Creativity, Action, and Service (CAS) is a fundamental part of the diploma curriculum. The CAS requirement takes seriously the importance of life outside the world of scholarship, providing a refreshing counterbalance to the academic self-absorption some may feel within a demanding educational program. Participation in activities such as theatre productions, sports, musical performances, and community service encourages young people to share their energies and special talents while developing awareness of, concern for, and the ability to work cooperatively with others. The goal of educating the whole person and fostering a more compassionate citizenry comes alive in an immediate way when students reach beyond themselves and their books. return to top
The Grade 11-12 Diploma Program at Oscar F. Smith High School consists of the following two-year courses in each of the IBO subject groups. The student must take at least one course from each of the six diploma groups and each course has required summer assignments.
Group 1: Language A1
IB English HL: a language and literature course in the student's native or best language. It focuses on in-depth study of American, British, and world literature in all four genres: fiction, nonfiction, drama, and poetry. Critical and reflective reading and written analysis of literature are emphasized. In addition, 30 percent of the final mark is derived from oral work-presentations, group discussions, and formal oral testing.
Group 2: Language B
IB French SL or IB Spanish SL: a foreign language course for students with at least three years' previous experience in learning the target language. The courses emphasize both written and spoken communication with fluency as a goal. They also foster an awareness and appreciation for the culture(s) of the countries in which the target language is spoken.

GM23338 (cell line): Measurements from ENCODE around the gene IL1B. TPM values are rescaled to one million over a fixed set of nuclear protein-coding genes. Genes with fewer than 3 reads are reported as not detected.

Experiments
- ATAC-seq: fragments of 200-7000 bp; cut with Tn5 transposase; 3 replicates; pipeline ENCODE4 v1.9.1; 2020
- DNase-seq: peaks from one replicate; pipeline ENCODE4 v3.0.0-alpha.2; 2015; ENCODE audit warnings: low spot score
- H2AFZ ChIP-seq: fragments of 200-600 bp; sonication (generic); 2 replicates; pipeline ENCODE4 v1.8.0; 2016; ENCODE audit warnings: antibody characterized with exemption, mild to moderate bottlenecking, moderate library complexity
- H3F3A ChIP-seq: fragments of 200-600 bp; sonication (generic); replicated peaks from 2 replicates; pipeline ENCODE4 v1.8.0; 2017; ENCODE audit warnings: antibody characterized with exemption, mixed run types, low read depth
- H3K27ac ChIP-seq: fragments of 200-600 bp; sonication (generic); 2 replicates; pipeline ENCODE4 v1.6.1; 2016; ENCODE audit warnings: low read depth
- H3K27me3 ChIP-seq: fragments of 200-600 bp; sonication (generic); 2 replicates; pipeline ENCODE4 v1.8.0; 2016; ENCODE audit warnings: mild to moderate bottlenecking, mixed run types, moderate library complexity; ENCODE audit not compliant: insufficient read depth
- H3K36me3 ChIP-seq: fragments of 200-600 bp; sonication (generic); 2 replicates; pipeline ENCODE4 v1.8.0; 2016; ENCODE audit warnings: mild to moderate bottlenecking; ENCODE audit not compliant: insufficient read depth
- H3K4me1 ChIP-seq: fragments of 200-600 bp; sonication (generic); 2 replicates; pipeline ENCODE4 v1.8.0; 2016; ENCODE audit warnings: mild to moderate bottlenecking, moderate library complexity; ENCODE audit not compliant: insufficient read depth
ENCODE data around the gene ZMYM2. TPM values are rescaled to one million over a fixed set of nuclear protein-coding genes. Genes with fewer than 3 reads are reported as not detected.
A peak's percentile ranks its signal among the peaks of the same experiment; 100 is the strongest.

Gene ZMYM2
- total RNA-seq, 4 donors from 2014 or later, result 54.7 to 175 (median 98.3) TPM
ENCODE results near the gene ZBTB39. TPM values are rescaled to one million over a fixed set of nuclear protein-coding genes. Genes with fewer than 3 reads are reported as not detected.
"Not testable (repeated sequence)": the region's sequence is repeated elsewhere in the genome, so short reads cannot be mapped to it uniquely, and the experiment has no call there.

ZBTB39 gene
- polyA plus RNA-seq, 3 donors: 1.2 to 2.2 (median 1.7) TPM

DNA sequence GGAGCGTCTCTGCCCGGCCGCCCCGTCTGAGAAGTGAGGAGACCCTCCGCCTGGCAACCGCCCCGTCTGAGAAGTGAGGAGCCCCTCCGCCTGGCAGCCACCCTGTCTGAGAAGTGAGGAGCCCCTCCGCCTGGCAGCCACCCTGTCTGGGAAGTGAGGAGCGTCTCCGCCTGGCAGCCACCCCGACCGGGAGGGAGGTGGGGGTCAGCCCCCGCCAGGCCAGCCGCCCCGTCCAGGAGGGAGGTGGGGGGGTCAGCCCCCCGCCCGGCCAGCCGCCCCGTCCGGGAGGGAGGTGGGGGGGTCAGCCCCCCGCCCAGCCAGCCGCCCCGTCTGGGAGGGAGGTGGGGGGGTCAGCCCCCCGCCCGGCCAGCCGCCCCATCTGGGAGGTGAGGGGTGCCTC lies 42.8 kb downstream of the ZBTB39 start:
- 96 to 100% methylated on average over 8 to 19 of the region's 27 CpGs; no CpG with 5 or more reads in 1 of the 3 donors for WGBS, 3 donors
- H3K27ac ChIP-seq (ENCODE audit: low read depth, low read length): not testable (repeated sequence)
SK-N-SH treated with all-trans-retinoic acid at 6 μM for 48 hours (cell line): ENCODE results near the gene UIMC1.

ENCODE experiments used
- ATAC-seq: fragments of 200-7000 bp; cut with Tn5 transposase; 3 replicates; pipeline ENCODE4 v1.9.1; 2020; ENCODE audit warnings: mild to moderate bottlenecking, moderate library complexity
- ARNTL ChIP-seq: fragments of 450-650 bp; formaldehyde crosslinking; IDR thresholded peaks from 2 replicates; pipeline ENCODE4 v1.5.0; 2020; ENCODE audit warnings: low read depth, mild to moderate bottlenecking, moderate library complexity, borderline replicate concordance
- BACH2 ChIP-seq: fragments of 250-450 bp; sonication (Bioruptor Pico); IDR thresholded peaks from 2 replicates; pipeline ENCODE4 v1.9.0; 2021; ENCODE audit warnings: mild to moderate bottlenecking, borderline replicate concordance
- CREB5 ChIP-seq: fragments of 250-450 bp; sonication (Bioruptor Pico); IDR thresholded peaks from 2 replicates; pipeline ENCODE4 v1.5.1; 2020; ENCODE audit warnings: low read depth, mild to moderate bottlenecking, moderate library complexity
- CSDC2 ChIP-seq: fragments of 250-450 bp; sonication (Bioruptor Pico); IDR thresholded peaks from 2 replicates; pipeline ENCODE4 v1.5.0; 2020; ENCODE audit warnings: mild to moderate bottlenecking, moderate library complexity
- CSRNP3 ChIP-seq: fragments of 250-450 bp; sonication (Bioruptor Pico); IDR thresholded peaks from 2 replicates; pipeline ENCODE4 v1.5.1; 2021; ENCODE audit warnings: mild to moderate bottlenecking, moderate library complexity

Group 3: Individuals and Societies
IB World History, Americas HL: an in-depth study of twentieth century world history with emphasis on the history of the Americas from 1840 to 1995. The course fosters a lasting interest in history and assists the student in developing the ability to use and communicate historical knowledge and understandings.
Group 4: Experimental Sciences
IB Biology HL: a course designed to give students a secure knowledge of selected topics and at the same time a broad understanding of the field of biology.
IB Chemistry SL: a course designed to meet the needs of students who will continue the study of science at the university.
Both courses develop the student's experimental and investigative scientific skills through extensive laboratory and field work. An interdisciplinary group project requires students to see the relationships among the various scientific fields of study and their applications in the real world.
Group 5: Mathematics
IB Mathematical Studies SL: a realistic mathematics course designed for IB students with varied backgrounds and abilities and whose future careers will not include a focus on mathematics. The course develops the skills needed to cope with the mathematical demands of a technological society.
IB Mathematics SL: a rigorous course designed to provide a foundation for students who will continue to study mathematics in college requiring a background of mathematical thought and a reasonable level of technical ability.
IB Mathematics HL: a rigorous course designed for those students who will focus on mathematics or engineering in college. It meets the needs of students who have a genuine interest in mathematics and who enjoy meeting its challenges and problems.
An integral part of each of the math courses is an individual project that accounts for 20 percent of the final mark.
Group 6: Arts and Electives
Computer Science SL: a course that focuses on software development, fundamentals of computer systems, and the relationship between computing systems and society. The student must develop a full understanding of logical problem solving, detailed knowledge of how computers operate, and mastery of specified aspects of Java.
IB Psychology SL: a course that gives students a broad understanding of psychology and its different theoretical approaches. The student is guided through the study of human behavior by examining key topics from different psychological perspectives and is introduced to diverse methods of psychological inquiry.
IB Psychology HL: an extension of IB Psychology SL, which introduces students to the psychology of dysfunctional behavior and psychodynamic psychology. In IB Psychology HL, students undertake an experimental study requiring them to research, design, implement, and analyze the resulting data.